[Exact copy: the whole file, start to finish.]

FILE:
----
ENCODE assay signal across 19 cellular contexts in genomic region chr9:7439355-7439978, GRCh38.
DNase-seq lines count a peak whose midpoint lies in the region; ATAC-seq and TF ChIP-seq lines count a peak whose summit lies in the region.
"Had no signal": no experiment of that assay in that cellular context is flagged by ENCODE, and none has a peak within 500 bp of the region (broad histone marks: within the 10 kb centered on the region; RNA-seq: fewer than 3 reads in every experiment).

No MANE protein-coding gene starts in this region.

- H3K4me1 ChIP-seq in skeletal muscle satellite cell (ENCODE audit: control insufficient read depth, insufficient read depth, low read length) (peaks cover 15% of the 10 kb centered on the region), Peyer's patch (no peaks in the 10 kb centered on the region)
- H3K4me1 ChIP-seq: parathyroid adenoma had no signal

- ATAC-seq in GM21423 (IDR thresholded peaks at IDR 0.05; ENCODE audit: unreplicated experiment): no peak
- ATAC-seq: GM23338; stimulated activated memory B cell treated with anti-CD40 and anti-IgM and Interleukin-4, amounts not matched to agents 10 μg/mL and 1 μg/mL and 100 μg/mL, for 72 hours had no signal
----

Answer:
ENCODE assay signal across 19 cellular contexts in genomic region chr9:7439355-7439978, GRCh38.
DNase-seq lines count a peak whose midpoint lies in the region; ATAC-seq and TF ChIP-seq lines count a peak whose summit lies in the region.
"Had no signal": no experiment of that assay in that cellular context is flagged by ENCODE, and none has a peak within 500 bp of the region (broad histone marks: within the 10 kb centered on the region; RNA-seq: fewer than 3 reads in every experiment).

No MANE protein-coding gene starts in this region.

- H3K4me1 ChIP-seq in skeletal muscle satellite cell (ENCODE audit: control insufficient read depth, insufficient read depth, low read length) (peaks cover 15% of the 10 kb centered on the region), Peyer's patch (no peaks in the 10 kb centered on the region)
- H3K4me1 ChIP-seq: parathyroid adenoma had no signal

- ATAC-seq in GM21423 (IDR thresholded peaks at IDR 0.05; ENCODE audit: unreplicated experiment): no peak
- ATAC-seq: GM23338; stimulated activated memory B cell treated with anti-CD40 and anti-IgM and Interleukin-4, amounts not matched to agents 10 μg/mL and 1 μg/mL and 100 μg/mL, for 72 hours had no signal